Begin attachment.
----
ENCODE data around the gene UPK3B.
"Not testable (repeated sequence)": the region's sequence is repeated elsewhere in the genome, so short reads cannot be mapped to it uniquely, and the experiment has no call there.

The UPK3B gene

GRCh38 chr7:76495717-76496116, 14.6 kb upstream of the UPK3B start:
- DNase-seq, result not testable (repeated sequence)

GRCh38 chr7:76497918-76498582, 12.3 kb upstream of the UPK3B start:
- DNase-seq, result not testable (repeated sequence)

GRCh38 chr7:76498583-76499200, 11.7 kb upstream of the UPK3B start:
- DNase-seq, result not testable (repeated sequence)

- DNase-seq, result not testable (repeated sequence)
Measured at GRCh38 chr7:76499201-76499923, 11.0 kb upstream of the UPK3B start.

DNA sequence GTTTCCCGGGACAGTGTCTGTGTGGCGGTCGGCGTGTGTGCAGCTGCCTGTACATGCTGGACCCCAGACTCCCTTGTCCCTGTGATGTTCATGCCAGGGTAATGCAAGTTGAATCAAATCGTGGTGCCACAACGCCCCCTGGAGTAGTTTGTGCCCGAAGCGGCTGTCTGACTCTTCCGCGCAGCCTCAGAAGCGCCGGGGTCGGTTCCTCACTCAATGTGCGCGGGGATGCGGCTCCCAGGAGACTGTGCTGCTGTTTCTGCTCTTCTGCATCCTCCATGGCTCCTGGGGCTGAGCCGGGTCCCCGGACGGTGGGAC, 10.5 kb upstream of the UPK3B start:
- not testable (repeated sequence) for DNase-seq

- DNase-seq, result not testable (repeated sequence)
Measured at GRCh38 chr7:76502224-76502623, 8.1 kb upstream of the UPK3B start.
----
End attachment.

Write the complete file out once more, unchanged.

ENCODE data around the gene UPK3B.
"Not testable (repeated sequence)": the region's sequence is repeated elsewhere in the genome, so short reads cannot be mapped to it uniquely, and the experiment has no call there.

The UPK3B gene

GRCh38 chr7:76495717-76496116, 14.6 kb upstream of the UPK3B start:
- DNase-seq, result not testable (repeated sequence)

GRCh38 chr7:76497918-76498582, 12.3 kb upstream of the UPK3B start:
- DNase-seq, result not testable (repeated sequence)

GRCh38 chr7:76498583-76499200, 11.7 kb upstream of the UPK3B start:
- DNase-seq, result not testable (repeated sequence)

- DNase-seq, result not testable (repeated sequence)
Measured at GRCh38 chr7:76499201-76499923, 11.0 kb upstream of the UPK3B start.

DNA sequence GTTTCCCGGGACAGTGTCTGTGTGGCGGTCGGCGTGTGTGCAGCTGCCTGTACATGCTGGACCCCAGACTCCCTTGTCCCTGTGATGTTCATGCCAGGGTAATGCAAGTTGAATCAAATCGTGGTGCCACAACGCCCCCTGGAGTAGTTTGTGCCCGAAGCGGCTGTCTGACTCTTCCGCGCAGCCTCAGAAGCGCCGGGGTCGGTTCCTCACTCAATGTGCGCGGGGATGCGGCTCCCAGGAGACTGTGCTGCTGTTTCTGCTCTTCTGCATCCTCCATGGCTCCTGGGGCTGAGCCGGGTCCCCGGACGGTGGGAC, 10.5 kb upstream of the UPK3B start:
- not testable (repeated sequence) for DNase-seq

- DNase-seq, result not testable (repeated sequence)
Measured at GRCh38 chr7:76502224-76502623, 8.1 kb upstream of the UPK3B start.